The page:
The 4 C's of Addiction
Addiction is a chronic dysfunction that involves the reward, motivation and memory systems in the brain. To separate addiction from other neurological disorders, experts say that four factors must be present. These four factors, compulsion, craving, consequences and control, are unique to addiction alone and are classified as the 4 C's.
The behaviors of most addicts are very similar. This is why the 4 C's of addiction apply to any type of addiction including, but not limited to, drugs, alcohol, gambling, video games, sex and caffeine.
Compulsion means that an individual has an absolute and overpowering urge to fuel their addiction. The behavior may start impulsively, but as the addiction grows, it becomes a compulsive habit. By not partaking in the habit, agonizing anxiety occurs, affecting all other behaviors.
The urge to fuel the addiction becomes as demanding as hunger pain, mimicking a physical need. It feels like it is vital for survival. This urge often manifests as restlessness, insomnia and lack of appetite.
Even when negative consequences become apparent, the behavior continues. Consequences of addiction include personal health, relationship, work, legal and money problems.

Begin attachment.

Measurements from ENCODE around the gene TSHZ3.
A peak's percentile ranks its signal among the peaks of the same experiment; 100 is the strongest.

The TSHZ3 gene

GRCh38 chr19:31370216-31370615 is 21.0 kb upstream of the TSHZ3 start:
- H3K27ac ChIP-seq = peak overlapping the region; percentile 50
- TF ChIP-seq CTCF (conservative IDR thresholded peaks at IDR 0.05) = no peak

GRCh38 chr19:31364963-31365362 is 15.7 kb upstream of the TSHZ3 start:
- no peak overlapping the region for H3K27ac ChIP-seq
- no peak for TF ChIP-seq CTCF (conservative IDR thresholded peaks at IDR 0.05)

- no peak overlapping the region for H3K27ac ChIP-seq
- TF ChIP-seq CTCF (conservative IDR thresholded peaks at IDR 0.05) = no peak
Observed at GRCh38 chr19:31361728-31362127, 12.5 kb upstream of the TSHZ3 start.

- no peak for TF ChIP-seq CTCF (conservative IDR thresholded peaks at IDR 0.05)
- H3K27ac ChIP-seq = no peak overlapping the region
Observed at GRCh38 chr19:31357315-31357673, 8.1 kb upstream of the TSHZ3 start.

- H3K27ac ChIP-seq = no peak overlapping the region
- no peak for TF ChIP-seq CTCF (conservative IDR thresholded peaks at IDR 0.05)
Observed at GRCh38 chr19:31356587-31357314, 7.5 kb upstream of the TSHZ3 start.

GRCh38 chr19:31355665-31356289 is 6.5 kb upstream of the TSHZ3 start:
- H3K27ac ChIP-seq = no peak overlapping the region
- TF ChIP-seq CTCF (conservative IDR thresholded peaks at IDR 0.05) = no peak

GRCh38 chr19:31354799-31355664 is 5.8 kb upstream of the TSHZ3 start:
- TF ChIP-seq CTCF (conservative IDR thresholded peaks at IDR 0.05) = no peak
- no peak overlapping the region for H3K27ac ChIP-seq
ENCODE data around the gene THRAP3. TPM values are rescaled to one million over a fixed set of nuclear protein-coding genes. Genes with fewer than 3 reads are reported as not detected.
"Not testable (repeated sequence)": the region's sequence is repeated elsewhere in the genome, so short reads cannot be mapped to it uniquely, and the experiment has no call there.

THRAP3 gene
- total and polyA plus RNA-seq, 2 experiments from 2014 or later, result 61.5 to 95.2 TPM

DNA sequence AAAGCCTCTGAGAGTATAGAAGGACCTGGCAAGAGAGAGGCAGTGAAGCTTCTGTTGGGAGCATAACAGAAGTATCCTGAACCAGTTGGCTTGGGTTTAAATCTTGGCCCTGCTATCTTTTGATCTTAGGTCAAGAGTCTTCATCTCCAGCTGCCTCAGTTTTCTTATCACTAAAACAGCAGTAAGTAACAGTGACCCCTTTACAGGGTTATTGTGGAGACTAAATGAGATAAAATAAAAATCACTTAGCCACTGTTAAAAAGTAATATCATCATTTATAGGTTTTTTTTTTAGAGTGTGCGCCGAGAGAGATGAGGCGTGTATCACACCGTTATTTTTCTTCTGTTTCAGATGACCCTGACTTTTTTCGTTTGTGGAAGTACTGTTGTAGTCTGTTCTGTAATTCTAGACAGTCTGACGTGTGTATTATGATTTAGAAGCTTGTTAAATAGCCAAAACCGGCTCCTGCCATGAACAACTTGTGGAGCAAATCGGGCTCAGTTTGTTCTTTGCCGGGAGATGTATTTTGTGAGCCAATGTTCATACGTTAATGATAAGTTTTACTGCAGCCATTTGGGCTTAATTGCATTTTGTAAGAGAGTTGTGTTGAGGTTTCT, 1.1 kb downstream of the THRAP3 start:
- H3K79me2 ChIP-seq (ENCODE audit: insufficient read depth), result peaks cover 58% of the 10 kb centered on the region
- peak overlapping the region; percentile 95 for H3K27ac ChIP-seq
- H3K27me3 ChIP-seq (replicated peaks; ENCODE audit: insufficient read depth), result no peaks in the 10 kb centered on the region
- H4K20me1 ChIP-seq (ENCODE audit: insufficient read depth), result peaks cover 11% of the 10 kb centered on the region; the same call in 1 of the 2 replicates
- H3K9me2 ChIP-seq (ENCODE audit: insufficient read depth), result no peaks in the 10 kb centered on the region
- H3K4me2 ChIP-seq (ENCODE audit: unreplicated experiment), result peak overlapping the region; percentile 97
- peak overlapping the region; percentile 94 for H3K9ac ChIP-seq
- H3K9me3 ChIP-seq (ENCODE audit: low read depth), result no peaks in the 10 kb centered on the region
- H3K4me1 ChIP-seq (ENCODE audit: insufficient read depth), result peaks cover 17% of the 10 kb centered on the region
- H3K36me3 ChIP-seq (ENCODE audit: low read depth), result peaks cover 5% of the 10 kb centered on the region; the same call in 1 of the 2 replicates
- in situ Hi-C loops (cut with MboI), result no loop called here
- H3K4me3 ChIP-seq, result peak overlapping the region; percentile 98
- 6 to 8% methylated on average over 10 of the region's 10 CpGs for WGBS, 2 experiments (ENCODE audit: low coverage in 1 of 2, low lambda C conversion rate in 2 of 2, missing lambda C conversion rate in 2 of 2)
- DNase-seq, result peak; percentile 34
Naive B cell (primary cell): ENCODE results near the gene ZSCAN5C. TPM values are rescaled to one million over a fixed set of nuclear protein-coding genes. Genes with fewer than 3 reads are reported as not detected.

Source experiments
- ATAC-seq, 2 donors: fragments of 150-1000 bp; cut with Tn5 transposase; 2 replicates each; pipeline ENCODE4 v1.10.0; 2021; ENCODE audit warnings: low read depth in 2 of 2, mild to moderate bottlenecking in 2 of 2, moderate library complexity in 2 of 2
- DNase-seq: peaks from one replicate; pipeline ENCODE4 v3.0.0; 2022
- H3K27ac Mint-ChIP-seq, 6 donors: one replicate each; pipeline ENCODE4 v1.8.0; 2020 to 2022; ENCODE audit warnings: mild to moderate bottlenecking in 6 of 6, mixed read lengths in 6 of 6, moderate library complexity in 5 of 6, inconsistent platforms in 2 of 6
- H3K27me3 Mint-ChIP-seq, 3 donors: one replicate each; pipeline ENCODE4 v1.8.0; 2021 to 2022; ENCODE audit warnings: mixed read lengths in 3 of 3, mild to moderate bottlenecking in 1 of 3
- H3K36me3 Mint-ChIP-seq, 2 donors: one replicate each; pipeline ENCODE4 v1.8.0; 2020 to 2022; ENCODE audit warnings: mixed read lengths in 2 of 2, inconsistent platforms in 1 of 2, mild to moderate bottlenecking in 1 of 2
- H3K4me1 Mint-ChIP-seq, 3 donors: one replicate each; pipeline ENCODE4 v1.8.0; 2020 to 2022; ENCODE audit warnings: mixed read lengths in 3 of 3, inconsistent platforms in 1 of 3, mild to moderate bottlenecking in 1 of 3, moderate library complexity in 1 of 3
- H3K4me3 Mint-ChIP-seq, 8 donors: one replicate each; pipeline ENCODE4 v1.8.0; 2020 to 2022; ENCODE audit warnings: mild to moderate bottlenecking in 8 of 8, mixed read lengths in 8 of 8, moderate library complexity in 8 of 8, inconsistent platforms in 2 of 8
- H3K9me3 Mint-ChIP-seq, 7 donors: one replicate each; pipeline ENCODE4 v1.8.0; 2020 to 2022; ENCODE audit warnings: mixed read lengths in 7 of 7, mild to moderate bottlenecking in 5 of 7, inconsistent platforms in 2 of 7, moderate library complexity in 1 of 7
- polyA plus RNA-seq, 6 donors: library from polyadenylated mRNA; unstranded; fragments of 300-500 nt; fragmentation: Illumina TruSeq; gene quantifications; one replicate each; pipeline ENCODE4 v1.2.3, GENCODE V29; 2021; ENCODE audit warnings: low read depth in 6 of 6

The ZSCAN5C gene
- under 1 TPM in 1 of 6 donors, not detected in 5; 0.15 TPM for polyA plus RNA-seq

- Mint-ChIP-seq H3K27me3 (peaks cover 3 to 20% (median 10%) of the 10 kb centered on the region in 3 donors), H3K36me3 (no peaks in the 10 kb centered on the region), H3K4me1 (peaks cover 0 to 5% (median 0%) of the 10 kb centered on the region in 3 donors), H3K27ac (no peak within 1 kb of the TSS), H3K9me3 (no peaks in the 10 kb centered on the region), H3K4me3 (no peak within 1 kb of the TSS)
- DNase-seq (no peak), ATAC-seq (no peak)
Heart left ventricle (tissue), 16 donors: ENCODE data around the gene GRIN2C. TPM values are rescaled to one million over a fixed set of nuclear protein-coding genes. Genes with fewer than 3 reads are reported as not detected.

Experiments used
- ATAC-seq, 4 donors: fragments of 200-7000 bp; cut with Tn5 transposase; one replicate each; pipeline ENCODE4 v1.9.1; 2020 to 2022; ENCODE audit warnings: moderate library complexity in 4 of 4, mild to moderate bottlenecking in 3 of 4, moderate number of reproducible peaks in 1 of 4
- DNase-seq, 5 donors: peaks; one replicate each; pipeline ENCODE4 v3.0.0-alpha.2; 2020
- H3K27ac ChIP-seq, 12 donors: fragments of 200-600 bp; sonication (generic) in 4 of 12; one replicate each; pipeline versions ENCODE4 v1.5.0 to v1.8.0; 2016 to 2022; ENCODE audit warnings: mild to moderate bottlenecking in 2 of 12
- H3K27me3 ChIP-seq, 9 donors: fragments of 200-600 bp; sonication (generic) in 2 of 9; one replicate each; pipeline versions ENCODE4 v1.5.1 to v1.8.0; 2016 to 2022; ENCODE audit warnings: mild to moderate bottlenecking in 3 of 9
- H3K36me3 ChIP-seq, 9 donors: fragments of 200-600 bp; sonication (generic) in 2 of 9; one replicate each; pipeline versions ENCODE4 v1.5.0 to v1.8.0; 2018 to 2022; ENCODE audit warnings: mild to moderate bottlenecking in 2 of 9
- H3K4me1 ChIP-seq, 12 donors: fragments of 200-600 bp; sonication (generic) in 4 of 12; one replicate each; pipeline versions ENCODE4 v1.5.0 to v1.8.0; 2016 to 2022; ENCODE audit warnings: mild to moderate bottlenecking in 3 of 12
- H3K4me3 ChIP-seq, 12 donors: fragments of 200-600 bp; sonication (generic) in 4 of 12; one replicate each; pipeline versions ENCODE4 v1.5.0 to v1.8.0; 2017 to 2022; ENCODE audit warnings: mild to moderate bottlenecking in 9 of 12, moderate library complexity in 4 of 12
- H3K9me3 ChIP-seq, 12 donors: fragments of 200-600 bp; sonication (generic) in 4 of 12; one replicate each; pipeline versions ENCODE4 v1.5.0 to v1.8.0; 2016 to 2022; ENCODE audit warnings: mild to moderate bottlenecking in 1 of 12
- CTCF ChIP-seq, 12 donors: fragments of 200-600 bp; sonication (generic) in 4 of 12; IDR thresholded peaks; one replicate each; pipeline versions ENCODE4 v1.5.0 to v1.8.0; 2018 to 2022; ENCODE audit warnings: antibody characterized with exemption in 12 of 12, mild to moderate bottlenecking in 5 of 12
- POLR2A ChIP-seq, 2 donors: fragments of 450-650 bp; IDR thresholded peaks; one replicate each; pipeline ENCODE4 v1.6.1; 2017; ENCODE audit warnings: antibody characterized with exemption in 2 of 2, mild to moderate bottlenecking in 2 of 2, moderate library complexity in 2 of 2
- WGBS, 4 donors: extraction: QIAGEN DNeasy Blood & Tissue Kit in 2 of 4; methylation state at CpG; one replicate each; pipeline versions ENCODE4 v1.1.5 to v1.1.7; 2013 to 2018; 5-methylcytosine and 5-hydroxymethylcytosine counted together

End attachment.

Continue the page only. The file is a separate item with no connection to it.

Control of when or how the individual fuels their addiction is lost. Oftentimes, in the early stages of addiction, an individual will try to cut down or eliminate the behavior. This is impossible when the lack of control stage of addiction is reached, and the substance user reaches a new level of use
The 4 C's model is a simple approach to determine if someone is dealing with an addiction. If an individual is experiencing the 4 C's of addiction, it is important to consult a health care professional who specializes in the field of addiction for an assessment.
Are you interested in assisting potential substance users find the help they need? Learn more about the 4 C's - and many other tools that can help you characterise addiction, in one of our informative ACCSA courses.